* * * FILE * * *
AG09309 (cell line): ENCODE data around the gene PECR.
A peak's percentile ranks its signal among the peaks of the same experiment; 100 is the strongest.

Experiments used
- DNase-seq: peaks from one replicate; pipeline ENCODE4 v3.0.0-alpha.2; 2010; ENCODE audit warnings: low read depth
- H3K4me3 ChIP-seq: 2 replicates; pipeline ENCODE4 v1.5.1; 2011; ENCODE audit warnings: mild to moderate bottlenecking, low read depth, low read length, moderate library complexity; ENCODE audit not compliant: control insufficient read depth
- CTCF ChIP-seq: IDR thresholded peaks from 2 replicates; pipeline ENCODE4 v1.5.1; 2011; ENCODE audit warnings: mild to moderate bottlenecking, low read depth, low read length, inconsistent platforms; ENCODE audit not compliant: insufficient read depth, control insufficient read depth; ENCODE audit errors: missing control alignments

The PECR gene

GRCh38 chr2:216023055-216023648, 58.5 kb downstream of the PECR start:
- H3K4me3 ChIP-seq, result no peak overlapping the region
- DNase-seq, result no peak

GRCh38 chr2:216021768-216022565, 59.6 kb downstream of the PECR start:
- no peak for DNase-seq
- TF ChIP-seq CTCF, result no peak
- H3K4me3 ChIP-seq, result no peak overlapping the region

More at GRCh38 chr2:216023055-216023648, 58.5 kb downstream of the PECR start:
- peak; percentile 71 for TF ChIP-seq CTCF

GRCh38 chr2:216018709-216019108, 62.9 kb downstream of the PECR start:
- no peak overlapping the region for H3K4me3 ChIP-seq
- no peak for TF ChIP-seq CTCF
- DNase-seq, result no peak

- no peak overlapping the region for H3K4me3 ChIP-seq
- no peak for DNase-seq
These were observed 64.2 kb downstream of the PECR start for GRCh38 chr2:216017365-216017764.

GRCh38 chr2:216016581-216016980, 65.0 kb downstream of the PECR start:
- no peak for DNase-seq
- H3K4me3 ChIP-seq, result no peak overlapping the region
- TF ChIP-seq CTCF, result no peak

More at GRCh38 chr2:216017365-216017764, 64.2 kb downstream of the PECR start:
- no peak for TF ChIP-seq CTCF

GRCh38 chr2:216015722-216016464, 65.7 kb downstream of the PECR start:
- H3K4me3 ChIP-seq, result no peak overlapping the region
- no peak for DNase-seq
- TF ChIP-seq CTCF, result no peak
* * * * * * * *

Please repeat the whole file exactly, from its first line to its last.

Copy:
AG09309 (cell line): ENCODE data around the gene PECR.
A peak's percentile ranks its signal among the peaks of the same experiment; 100 is the strongest.

Experiments used
- DNase-seq: peaks from one replicate; pipeline ENCODE4 v3.0.0-alpha.2; 2010; ENCODE audit warnings: low read depth
- H3K4me3 ChIP-seq: 2 replicates; pipeline ENCODE4 v1.5.1; 2011; ENCODE audit warnings: mild to moderate bottlenecking, low read depth, low read length, moderate library complexity; ENCODE audit not compliant: control insufficient read depth
- CTCF ChIP-seq: IDR thresholded peaks from 2 replicates; pipeline ENCODE4 v1.5.1; 2011; ENCODE audit warnings: mild to moderate bottlenecking, low read depth, low read length, inconsistent platforms; ENCODE audit not compliant: insufficient read depth, control insufficient read depth; ENCODE audit errors: missing control alignments

The PECR gene

GRCh38 chr2:216023055-216023648, 58.5 kb downstream of the PECR start:
- H3K4me3 ChIP-seq, result no peak overlapping the region
- DNase-seq, result no peak

GRCh38 chr2:216021768-216022565, 59.6 kb downstream of the PECR start:
- no peak for DNase-seq
- TF ChIP-seq CTCF, result no peak
- H3K4me3 ChIP-seq, result no peak overlapping the region

More at GRCh38 chr2:216023055-216023648, 58.5 kb downstream of the PECR start:
- peak; percentile 71 for TF ChIP-seq CTCF

GRCh38 chr2:216018709-216019108, 62.9 kb downstream of the PECR start:
- no peak overlapping the region for H3K4me3 ChIP-seq
- no peak for TF ChIP-seq CTCF
- DNase-seq, result no peak

- no peak overlapping the region for H3K4me3 ChIP-seq
- no peak for DNase-seq
These were observed 64.2 kb downstream of the PECR start for GRCh38 chr2:216017365-216017764.

GRCh38 chr2:216016581-216016980, 65.0 kb downstream of the PECR start:
- no peak for DNase-seq
- H3K4me3 ChIP-seq, result no peak overlapping the region
- TF ChIP-seq CTCF, result no peak

More at GRCh38 chr2:216017365-216017764, 64.2 kb downstream of the PECR start:
- no peak for TF ChIP-seq CTCF

GRCh38 chr2:216015722-216016464, 65.7 kb downstream of the PECR start:
- H3K4me3 ChIP-seq, result no peak overlapping the region
- no peak for DNase-seq
- TF ChIP-seq CTCF, result no peak